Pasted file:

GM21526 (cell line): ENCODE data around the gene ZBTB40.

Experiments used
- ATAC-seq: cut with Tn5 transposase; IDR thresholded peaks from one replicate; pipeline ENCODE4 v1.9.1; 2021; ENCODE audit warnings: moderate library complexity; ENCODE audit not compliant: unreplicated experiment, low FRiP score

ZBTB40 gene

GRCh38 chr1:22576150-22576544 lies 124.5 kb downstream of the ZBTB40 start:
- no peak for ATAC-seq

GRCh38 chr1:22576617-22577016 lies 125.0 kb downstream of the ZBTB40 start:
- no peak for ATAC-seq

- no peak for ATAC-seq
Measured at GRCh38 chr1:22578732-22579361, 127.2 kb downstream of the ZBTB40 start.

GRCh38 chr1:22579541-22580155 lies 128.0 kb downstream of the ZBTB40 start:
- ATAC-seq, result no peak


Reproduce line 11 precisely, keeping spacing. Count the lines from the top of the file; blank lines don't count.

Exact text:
GRCh38 chr1:22579541-22580155 lies 128.0 kb downstream of the ZBTB40 start: